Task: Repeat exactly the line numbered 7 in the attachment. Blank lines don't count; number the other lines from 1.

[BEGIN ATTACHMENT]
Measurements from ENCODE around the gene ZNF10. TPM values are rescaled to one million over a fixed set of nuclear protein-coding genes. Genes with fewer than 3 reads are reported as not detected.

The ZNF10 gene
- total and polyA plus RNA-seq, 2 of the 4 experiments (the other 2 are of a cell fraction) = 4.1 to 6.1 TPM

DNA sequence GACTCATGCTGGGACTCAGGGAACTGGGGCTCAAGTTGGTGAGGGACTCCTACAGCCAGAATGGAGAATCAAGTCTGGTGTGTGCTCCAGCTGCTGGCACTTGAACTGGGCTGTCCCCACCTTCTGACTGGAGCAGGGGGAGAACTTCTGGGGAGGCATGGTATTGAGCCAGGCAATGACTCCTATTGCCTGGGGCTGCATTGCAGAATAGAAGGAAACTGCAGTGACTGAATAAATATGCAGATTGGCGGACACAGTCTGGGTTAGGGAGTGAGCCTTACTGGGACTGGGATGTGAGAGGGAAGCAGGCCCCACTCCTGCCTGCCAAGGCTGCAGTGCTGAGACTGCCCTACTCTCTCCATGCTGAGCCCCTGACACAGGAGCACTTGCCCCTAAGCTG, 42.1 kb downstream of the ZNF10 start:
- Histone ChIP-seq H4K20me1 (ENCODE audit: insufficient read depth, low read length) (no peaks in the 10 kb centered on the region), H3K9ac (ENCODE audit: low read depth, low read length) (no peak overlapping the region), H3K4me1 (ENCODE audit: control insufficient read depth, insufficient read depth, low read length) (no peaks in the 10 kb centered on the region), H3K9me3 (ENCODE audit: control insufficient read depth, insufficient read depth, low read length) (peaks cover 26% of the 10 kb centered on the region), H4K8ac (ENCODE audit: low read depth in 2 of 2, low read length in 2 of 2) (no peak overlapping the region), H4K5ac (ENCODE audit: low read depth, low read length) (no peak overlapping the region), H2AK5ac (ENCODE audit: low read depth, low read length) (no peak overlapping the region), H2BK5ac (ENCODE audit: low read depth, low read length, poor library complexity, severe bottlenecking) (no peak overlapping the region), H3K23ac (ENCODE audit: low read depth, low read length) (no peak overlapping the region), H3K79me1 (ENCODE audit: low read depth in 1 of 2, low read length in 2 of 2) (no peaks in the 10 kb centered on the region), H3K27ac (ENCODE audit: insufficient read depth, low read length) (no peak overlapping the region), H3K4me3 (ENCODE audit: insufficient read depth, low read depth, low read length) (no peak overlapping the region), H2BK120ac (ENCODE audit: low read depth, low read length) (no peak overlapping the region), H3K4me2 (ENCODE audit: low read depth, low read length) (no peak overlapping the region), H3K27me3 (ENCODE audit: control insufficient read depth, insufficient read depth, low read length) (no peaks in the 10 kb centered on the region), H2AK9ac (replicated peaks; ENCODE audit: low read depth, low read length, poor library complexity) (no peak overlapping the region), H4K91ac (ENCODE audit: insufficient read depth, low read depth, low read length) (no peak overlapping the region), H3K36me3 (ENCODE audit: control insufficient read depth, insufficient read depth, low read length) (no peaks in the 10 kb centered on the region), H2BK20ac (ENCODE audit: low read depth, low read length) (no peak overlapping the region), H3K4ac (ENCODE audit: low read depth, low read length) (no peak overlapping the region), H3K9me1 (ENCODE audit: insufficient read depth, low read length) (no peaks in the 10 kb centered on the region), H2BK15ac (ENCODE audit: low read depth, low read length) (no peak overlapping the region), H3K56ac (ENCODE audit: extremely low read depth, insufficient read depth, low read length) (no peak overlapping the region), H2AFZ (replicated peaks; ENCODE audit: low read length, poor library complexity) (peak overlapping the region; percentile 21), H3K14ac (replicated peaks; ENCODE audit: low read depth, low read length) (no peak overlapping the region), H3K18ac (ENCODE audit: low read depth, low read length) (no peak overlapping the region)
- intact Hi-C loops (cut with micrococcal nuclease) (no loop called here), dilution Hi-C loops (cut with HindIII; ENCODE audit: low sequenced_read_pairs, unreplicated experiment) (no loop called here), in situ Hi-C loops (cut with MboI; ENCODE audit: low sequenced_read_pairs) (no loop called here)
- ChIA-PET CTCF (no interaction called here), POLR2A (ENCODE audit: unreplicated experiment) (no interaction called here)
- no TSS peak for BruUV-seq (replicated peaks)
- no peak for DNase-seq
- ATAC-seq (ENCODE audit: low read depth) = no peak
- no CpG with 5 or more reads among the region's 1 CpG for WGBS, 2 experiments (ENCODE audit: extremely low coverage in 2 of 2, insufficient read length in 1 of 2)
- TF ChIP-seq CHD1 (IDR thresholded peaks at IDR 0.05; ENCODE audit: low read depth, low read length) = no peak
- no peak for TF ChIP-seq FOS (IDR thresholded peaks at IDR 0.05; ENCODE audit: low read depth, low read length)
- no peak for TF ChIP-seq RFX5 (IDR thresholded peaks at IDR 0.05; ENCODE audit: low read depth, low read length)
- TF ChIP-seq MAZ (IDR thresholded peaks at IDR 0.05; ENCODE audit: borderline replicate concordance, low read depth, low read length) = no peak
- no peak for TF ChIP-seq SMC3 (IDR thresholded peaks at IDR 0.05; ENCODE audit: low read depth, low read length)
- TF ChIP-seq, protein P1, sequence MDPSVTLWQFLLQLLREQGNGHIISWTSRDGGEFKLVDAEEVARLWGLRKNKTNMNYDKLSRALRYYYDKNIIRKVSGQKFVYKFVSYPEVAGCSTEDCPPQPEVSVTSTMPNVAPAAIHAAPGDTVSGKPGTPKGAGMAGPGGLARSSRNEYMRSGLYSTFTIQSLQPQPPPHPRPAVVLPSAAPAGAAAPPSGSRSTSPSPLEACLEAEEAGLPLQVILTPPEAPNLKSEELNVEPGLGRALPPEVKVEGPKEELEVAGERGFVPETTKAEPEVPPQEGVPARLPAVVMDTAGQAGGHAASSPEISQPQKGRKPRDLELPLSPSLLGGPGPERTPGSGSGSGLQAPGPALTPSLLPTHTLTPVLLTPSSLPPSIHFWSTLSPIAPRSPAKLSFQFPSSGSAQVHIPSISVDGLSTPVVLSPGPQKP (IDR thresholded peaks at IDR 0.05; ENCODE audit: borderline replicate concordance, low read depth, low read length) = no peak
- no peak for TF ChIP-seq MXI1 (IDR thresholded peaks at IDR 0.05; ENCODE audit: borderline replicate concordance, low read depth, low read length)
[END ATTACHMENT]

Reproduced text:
- ChIA-PET CTCF (no interaction called here), POLR2A (ENCODE audit: unreplicated experiment) (no interaction called here)